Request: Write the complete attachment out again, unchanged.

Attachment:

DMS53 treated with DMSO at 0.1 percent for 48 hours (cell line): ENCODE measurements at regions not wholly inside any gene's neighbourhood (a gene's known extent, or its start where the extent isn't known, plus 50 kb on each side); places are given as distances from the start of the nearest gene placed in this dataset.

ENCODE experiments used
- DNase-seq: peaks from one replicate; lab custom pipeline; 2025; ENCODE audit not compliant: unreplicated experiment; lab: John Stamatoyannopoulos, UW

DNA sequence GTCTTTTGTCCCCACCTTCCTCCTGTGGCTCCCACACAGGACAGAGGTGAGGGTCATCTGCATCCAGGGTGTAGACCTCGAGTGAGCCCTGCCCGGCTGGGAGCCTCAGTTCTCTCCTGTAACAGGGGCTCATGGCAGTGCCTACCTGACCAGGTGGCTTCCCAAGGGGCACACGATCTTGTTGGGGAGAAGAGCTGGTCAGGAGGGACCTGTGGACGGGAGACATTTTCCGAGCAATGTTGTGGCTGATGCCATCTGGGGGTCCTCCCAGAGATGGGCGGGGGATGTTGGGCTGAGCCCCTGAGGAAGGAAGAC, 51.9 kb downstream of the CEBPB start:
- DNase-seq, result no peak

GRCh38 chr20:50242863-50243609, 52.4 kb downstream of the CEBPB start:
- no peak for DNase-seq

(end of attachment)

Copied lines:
DMS53 treated with DMSO at 0.1 percent for 48 hours (cell line): ENCODE measurements at regions not wholly inside any gene's neighbourhood (a gene's known extent, or its start where the extent isn't known, plus 50 kb on each side); places are given as distances from the start of the nearest gene placed in this dataset.

ENCODE experiments used
- DNase-seq: peaks from one replicate; lab custom pipeline; 2025; ENCODE audit not compliant: unreplicated experiment; lab: John Stamatoyannopoulos, UW

DNA sequence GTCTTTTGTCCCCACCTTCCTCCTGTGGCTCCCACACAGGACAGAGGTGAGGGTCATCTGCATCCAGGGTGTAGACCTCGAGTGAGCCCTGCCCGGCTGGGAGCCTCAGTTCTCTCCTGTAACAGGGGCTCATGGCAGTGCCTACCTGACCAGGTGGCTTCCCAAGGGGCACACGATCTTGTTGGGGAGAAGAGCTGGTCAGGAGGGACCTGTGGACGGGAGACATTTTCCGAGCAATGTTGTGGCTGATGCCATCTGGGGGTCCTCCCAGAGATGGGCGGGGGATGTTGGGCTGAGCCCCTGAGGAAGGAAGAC, 51.9 kb downstream of the CEBPB start:
- DNase-seq, result no peak

GRCh38 chr20:50242863-50243609, 52.4 kb downstream of the CEBPB start:
- no peak for DNase-seq